Open Access Open Badges Study protocol

Significant dose Escalation of Idarubicin in the treatment of aggressive Non- Hodgkin Lymphoma leads to increased hematotoxicity without improvement in efficacy in comparison to standard CHOEP-14: 9-year follow up results of the CIVEP trial of the DSHNHL

Karin Hohloch1, Carsten Zwick2, Marita Ziepert3, Dirk Hasenclever3, Ulrich Kaiser4, Andreas Engert5, Heinz-Gert Höffkes6, Frank Kroschinsky7, Rolf Mesters8, Andreas C Feller9, Markus Löffler3, Lorenz Trümper1*, Michael Pfreundschuh2 and On behalf of the the German High-Grade Non-Hodgkin´s Lymphoma Study Group (DSHNHL)

Author Affiliations

1 Department of Hematology and Oncology, Georg August University, 37099 Göttingen, Germany

2 Department Internal Medicine I, University of Saarland, 66421 Homburg/Saar, Germany

3 Institue for Medical Informatics, Statistics and Epidemiology, University of Leipzig, 04107 Leipzig, Germany

4 Department of Hematology, St Bernward Hospital, 31134 Hildesheim, Germany

5 Department of Internal Medicine I, University of Köln, 50937 Köln, Germany

6 Department of Hematology, City Hospital Fulda, 36043 Fulda, Germany

7 Department of Hematology and Oncology, University Hospital, 01307 Dresden, Germany

8 Department of Hematology and Oncology, University Hospital, 48149 Münster, Germany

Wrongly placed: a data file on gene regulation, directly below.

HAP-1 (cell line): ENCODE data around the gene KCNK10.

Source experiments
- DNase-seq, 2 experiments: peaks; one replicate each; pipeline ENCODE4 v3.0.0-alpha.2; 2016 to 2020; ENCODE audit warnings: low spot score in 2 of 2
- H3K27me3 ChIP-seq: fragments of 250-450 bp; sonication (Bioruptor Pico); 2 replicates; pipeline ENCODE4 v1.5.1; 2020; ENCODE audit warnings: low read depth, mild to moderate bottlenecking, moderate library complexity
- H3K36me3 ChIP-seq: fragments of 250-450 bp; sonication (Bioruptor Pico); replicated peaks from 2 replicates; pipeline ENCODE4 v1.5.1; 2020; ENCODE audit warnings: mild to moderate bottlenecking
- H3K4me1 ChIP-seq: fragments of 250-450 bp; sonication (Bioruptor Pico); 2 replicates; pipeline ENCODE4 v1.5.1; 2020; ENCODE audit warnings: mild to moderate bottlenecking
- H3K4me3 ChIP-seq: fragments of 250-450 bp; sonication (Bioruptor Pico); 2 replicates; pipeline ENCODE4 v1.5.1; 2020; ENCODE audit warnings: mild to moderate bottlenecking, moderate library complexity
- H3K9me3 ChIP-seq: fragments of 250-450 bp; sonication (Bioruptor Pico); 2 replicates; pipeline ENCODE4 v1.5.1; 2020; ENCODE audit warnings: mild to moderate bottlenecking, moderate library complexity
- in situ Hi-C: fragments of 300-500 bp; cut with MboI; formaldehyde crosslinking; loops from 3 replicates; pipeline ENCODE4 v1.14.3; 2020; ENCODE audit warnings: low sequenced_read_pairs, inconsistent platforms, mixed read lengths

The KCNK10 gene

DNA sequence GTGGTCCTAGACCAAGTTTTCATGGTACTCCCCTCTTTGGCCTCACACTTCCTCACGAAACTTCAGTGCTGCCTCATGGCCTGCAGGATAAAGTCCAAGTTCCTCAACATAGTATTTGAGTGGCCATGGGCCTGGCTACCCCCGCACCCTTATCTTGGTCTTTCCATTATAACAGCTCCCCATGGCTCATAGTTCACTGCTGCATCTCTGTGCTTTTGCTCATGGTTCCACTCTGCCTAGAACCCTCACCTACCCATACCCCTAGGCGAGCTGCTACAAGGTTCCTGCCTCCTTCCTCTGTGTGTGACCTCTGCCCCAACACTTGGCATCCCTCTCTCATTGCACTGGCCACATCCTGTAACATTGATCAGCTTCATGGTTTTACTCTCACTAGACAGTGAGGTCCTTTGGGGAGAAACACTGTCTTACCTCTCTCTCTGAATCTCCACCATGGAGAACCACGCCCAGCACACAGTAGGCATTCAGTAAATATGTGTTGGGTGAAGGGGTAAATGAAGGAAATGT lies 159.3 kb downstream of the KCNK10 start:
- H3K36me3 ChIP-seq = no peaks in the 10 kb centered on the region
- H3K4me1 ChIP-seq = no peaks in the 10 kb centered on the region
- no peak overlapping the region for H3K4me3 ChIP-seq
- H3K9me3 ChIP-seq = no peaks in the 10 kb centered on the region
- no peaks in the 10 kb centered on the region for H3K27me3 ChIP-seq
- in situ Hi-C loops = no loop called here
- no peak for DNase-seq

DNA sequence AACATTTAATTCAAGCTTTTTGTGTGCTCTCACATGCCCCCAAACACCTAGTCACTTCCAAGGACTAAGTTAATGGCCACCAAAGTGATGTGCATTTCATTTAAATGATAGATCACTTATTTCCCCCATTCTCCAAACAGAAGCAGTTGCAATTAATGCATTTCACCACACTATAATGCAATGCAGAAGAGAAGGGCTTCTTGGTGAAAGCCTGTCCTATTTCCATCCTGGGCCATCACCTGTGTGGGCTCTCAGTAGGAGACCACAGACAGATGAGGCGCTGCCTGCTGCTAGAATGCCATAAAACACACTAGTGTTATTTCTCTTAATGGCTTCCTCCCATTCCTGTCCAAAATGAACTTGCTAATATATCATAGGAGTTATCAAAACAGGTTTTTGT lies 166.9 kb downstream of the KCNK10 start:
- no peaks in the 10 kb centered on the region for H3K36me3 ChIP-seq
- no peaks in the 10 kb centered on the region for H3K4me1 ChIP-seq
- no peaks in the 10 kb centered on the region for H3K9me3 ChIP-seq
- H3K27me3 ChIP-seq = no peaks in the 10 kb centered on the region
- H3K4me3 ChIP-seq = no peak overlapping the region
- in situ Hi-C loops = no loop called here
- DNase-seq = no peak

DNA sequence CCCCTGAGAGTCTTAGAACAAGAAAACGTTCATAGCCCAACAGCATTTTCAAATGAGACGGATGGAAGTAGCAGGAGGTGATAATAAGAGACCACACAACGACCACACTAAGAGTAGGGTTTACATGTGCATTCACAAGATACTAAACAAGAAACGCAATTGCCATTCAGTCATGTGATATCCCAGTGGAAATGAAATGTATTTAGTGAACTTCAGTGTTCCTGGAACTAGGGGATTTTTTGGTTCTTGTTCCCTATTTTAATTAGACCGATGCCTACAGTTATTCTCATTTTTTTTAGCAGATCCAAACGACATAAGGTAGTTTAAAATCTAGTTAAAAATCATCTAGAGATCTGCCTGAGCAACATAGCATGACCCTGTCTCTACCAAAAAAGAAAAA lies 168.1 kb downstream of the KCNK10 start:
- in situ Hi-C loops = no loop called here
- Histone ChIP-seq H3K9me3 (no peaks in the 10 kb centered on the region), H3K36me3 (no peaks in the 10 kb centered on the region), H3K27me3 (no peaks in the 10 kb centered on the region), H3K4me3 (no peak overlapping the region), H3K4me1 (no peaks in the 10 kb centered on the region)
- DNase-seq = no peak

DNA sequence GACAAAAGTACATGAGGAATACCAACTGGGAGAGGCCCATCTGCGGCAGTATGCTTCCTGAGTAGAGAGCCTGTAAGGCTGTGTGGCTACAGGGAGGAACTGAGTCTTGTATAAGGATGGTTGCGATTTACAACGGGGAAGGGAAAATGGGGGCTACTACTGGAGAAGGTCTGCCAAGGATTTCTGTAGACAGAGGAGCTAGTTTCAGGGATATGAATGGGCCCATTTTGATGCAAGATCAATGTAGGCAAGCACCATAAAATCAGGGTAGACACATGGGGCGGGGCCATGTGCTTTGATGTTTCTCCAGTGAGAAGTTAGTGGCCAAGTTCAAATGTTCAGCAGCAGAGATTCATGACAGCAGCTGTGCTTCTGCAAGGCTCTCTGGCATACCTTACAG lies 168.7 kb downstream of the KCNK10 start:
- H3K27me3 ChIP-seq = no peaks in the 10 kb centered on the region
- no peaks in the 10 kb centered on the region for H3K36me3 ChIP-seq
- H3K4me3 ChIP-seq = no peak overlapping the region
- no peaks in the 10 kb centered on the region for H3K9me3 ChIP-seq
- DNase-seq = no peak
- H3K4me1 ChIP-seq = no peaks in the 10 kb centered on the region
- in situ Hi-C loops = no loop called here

9 Institute of Pathology, Medical University of Lübeck, 23538 Lübeck, Germany

For all author emails, please log on.

SpringerPlus 2014, 3:5  doi:10.1186/2193-1801-3-5

Published: 3 January 2014



Dose escalation and modification of CHOP has improved the prognosis of patients with aggressive lymphoma; even in the rituximab era, dose escalation for high-risk patients is exploited and frequently limited by drug toxicity. Idarubicin (Id) is a 4-demethoxy anthracycline analogue of daunorubicin with activity against lymphoma and has been reported to cause less cardiotoxicity than other anthracylines. The aim of this study was to replace doxorubicine with idarubicin in the CHOEP regimen and to find the maximum tolerable dose (MTD) of idarubicin based on hematotoxicity.

Patients and methods

Between 11/96 and 09/98, 64 patients (pts) aged 18–75 yrs (pts. 18–60, LDH not elevated, >60 years all risk groups) with newly diagnosed aggressive lymphoma received 6 cycles of CIVEP-14 with an escalating dose of idarubicin, consisting of idarubicin (11–16 mg/m2 d1) and standard doses of cyclophosphamide, vincristine, etoposide, and prednisone with G-CSF support.


55 pts (median age 56 yrs) were evaluable for a final analysis with a median observation time of 9.3 years. The CR-rate was 77.4% ; the 5 and 8-year-EFS rates were 46.4% (95%CI 32.5-60.3%) and 43.5% (29.4-57.6%), respectively, and the 5- and 8 yr OS rates were 64.6% (51.7-77.5%) and 59.9% (46.4-73.4%). 14/55 patients have died due to lymphoma progression, and 2/55 patients (3.6%) due to treatment related toxicity, 4/55 due to other causes (3 infections, 1 acute heart failure). In a matched pair analysis comparing CHOEP-14 and CIVEP-14, CIVEP-14 had a higher hematotoxicity with no significant differences in the event free and overall survival for the two regimens.


Thus, idarubicin cannot be used instead doxorubicin even if its dose is escalated to achieve similar hematotoxicity. Doxorubicin remains the standard anthracycline for the treatment of aggressive NHL.

Aggressive B-cell lymphoma; Anthracycline; Dose escalation; Toxicity